How do we prioritise work @ Reason?

February 28, 2023

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Natasha Baisiwala & Noel Warnell

Things which matter most must never be at the mercy of things which matter least. ~ Johann Wolfgang von Goethe

Organisations have a vision of what they want to build and ideas for getting there. What they lack is a balance between capability (people, time, or money) and the demand to build everything.

The primary challenge? Deciding what to do next, considering the capability constraints.

Hence, it is critical to have prioritisation techniques and a product roadmap in place to help organisations rank potential development items considering the cost (monetary, opportunity) vs value (productivity, increase market adoption). Each project is different so different techniques can be applied for different types of work. For example at Reason we use different prioritisation techniques for design led projects vs tech led projects to help clients achieve their outcomes.

First we partner to understand:

  • What problem are you trying to solve? Why are you building the product?
  • What’s most important? Building the right thing, building it right, or building it fast?
  • Who are the real stakeholders / customers? Who benefits from this product?
  • What can get us learning fastest? Prototype / Wireframes / Customer research?
  • How best to create a backlog that gives the most value

Here’s 2 of our favourite techniques for design led projects.

Eisenhower Matrix

Eisenhower matrix

This helps prioritise work by categorising them according to their urgency and importance. Super simple. Super effective.

The second one we like is: ICE Scoring framework

ICE framework

It assigns a numerical value to different potential projects or ideas to prioritise them based on their relative value across three parameters:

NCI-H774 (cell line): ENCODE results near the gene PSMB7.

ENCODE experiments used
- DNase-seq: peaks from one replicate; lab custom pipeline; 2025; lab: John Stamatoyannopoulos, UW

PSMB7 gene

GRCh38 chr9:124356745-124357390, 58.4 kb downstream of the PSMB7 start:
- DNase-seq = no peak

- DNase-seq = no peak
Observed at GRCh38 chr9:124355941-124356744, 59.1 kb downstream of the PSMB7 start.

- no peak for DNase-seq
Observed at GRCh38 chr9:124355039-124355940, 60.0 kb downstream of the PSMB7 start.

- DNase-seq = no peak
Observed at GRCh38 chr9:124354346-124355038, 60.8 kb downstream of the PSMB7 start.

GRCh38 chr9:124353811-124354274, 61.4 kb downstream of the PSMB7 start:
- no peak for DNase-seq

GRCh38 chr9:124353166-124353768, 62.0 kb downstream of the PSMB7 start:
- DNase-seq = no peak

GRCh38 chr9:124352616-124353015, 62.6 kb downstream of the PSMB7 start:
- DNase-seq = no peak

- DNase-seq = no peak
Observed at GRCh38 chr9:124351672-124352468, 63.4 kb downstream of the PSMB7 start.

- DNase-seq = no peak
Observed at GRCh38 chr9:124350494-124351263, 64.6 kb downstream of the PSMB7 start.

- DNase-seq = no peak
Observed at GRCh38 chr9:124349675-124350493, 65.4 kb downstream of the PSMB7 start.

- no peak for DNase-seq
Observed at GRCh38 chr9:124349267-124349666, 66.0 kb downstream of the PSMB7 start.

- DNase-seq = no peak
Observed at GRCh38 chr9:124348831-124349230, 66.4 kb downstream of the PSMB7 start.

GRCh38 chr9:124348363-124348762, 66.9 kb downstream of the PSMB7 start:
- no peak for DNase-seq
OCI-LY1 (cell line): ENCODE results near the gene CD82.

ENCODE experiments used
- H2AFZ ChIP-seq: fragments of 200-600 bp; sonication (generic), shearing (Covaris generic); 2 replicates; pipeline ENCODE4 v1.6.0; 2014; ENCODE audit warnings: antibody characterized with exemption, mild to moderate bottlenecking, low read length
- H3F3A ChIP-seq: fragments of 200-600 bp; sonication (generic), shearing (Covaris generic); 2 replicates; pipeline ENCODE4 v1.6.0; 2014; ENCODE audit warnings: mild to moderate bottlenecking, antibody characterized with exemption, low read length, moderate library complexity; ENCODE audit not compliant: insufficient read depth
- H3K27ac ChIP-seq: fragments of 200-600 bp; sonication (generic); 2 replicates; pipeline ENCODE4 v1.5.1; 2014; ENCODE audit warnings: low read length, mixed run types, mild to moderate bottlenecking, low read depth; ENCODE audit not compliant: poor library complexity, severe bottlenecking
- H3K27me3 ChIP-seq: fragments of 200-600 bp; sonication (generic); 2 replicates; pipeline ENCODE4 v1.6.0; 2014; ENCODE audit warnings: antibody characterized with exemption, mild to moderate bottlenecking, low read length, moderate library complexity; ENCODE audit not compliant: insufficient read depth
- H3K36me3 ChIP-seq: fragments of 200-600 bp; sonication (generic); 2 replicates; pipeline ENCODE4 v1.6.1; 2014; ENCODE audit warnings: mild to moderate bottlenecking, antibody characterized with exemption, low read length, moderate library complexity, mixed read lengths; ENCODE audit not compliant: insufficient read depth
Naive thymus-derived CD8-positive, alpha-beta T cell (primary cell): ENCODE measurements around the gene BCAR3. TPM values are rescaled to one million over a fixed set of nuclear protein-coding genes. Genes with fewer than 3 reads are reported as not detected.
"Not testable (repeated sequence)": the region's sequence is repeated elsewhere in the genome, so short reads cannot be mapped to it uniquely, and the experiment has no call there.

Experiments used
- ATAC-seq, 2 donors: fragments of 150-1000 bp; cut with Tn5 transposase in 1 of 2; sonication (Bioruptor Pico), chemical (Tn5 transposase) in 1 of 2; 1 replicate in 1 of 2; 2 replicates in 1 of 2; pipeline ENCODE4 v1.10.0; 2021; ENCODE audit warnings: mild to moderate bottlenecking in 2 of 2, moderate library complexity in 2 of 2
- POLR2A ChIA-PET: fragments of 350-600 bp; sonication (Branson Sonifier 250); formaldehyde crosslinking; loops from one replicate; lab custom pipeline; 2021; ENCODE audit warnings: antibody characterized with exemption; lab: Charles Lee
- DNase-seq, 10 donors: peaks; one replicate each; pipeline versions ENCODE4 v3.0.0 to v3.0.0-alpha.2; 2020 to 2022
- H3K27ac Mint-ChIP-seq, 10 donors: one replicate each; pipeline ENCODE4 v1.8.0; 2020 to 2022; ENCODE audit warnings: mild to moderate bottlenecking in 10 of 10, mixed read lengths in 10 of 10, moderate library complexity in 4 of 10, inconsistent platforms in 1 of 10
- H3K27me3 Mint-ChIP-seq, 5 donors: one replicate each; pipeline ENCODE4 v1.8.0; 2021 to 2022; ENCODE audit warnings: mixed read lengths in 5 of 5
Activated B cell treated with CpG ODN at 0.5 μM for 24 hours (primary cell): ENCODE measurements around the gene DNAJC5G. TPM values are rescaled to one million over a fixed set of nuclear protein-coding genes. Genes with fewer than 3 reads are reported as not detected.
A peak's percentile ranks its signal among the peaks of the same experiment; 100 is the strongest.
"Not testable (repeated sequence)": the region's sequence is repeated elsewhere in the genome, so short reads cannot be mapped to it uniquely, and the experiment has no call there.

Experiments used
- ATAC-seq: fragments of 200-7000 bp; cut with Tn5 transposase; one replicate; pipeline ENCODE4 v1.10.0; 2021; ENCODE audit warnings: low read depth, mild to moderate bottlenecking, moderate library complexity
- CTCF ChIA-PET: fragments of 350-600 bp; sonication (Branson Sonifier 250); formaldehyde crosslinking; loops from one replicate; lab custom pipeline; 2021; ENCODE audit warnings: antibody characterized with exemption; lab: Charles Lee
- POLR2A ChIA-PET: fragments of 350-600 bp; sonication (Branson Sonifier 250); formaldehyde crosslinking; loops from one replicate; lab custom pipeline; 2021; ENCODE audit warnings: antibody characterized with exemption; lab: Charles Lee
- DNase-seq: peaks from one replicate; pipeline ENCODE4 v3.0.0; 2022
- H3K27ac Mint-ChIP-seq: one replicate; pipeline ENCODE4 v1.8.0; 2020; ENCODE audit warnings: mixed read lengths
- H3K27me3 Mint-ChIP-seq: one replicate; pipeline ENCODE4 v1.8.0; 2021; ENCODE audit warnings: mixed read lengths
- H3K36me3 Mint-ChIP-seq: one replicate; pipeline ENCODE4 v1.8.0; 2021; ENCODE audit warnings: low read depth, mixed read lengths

• Impact: looks at how much the project will move the needle on the targeted metric.
  • Confidence: the certainty that the project will have the predicted impact.
  • Ease: looks at the level of effort to complete the project.

Each item evaluated gets a ranking from one to ten for each of the three values. The three elements of the equation are treated equally unlike weighted score techniques. Watch out! A consistent definition of the 1-10 scale for ranking each of the ICE elements is a prerequisite, else there will be inconsistent assessment by team members.

The drawback of this technique is that no 1 person will have enough information to predict all three elements accurately. Impact and Confidence are business considerations, Ease falls into the technical domain.

Here’s an example of what we do for Tech led projects:

  • Define and visualise all possible technical tasks. This can cover everything from pre (discovery) to post (testing) development items relating to a brief.
  • Estimate the required effort and timings for every task. Thus creating a picture of maximum effort for the team.
  • Create multiple versions of recommended phases of delivery (release slicing)
  • Present them to the stakeholders and negotiate which version fit best with their needs
  • Agree to focus on the first release

The outcome we’re striving for here is a more solid agreement on the approach, capacity, dependencies, timings, and understanding of how we can help to deliver value.

What are your go to prioritisation techniques? Tell us in the comments.

Header image credit: Andy Wicks